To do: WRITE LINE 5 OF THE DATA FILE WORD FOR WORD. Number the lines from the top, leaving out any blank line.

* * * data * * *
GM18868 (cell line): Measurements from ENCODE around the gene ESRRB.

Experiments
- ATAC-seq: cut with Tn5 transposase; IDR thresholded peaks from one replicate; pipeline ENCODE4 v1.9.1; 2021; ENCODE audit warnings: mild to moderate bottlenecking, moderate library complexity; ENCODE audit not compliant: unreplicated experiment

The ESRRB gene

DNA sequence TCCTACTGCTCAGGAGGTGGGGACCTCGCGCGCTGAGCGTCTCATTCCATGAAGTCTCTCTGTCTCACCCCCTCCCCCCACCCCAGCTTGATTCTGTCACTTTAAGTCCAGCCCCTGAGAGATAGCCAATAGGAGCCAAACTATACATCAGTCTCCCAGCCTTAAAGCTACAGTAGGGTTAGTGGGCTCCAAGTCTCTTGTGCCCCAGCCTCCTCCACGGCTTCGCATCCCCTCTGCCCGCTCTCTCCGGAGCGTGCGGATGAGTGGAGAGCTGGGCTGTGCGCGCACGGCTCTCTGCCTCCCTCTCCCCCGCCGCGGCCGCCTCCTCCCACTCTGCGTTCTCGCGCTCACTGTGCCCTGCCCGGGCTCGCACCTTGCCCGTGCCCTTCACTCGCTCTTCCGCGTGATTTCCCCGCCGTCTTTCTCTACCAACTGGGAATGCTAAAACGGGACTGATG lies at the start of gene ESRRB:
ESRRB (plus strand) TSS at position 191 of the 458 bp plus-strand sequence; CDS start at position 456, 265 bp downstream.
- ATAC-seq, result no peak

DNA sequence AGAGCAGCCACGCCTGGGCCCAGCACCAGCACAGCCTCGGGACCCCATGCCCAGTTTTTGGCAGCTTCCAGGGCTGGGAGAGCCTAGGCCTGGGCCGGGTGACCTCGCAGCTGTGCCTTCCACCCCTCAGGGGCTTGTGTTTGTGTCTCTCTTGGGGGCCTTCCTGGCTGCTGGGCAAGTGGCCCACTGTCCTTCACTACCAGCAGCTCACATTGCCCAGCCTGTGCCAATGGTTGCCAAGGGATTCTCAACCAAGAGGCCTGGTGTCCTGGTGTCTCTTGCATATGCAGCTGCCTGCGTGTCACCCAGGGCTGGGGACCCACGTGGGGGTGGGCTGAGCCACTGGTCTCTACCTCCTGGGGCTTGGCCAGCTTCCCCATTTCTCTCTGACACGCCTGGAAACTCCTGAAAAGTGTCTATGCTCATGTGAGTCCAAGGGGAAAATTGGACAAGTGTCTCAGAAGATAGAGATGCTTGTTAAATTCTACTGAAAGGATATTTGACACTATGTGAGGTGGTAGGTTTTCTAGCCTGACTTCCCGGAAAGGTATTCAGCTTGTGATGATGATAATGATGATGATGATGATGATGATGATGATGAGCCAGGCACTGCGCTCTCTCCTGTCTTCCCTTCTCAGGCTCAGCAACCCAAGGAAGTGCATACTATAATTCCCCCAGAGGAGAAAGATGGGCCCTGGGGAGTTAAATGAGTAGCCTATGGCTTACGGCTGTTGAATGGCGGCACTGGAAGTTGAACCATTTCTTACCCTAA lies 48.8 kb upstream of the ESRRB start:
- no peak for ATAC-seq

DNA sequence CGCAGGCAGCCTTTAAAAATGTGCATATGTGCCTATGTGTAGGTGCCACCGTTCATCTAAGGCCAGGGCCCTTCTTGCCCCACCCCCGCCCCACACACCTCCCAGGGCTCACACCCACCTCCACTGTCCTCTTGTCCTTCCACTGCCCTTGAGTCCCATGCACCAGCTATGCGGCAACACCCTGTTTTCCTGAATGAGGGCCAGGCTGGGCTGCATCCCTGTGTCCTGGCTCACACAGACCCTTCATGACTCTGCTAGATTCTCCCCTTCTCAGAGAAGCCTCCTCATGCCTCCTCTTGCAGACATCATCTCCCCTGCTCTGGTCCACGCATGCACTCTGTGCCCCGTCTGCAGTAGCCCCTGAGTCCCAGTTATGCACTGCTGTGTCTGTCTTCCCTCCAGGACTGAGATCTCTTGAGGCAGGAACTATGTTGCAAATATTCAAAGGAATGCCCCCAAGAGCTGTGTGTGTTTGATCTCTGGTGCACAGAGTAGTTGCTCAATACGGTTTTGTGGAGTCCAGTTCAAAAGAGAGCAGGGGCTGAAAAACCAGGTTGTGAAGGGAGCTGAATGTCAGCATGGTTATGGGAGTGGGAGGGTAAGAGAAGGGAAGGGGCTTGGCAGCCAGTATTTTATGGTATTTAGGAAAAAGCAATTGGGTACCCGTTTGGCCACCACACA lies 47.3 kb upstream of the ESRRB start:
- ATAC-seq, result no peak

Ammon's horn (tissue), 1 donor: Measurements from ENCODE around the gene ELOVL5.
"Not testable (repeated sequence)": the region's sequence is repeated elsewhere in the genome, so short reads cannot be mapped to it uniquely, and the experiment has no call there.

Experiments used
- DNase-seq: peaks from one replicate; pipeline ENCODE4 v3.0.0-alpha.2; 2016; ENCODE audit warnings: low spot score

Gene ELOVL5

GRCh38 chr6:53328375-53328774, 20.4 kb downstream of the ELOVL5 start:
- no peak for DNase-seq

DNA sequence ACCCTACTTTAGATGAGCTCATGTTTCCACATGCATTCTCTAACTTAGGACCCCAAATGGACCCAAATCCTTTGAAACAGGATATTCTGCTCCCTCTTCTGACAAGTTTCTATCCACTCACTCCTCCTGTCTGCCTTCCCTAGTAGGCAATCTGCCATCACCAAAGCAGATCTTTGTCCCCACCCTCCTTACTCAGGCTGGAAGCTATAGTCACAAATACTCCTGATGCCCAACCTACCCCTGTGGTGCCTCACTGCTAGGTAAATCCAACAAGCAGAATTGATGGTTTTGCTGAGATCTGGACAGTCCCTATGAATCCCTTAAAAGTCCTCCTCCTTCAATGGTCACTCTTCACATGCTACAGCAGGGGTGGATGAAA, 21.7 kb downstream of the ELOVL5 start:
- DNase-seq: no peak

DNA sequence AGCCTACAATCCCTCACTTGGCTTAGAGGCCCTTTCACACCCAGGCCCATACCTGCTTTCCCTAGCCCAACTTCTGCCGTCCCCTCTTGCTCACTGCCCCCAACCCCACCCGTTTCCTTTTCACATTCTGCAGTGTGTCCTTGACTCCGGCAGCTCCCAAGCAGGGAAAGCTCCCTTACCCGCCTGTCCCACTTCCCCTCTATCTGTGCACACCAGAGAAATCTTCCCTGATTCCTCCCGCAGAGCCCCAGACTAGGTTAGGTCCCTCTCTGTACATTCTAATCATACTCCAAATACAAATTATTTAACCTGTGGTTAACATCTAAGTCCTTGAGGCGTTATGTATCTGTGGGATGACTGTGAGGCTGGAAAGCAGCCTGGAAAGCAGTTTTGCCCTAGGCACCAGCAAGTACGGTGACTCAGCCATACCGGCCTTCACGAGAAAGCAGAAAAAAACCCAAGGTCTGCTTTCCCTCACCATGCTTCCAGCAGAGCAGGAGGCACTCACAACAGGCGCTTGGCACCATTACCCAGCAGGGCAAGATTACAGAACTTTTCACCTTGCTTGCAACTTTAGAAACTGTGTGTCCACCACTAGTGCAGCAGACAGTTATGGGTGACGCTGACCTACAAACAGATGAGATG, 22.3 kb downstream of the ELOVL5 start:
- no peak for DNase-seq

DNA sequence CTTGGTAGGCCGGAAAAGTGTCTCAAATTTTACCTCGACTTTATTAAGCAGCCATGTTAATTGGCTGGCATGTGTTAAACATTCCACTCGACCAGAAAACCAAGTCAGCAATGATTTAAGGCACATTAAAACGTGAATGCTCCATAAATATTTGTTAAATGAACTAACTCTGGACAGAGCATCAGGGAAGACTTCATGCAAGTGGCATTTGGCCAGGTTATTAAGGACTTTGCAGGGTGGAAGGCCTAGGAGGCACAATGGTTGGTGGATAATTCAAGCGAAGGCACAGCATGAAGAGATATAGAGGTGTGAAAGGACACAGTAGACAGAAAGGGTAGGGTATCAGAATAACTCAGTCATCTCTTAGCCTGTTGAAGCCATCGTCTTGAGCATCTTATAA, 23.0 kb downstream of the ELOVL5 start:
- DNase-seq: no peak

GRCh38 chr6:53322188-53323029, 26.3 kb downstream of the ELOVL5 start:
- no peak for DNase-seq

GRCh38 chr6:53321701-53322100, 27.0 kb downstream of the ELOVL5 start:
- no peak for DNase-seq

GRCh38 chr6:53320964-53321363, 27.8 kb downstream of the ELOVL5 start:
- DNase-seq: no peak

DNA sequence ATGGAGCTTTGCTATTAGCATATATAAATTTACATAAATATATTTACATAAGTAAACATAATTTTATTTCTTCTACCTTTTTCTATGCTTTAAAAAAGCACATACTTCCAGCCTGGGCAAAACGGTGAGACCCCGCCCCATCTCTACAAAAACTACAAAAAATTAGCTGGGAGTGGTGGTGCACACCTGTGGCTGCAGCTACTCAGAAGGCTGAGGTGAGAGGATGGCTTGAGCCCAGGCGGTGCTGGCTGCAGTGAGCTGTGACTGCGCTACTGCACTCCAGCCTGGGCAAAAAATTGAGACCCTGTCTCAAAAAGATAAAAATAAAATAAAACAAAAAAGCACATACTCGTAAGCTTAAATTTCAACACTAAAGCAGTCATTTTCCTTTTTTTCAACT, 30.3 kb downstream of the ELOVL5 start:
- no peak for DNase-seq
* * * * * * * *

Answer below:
DNA sequence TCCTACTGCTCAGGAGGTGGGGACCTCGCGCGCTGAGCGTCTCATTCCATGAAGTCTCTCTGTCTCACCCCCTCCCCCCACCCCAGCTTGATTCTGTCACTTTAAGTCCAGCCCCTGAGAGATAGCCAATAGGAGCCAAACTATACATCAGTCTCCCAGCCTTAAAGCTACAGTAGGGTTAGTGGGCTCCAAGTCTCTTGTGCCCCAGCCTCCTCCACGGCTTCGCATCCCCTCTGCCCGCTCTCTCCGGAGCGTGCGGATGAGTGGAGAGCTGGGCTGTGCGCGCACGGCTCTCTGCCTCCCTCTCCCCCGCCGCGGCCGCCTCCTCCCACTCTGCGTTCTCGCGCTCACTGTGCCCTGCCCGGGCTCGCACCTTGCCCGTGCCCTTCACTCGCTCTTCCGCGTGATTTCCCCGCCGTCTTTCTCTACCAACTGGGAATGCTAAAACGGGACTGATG lies at the start of gene ESRRB: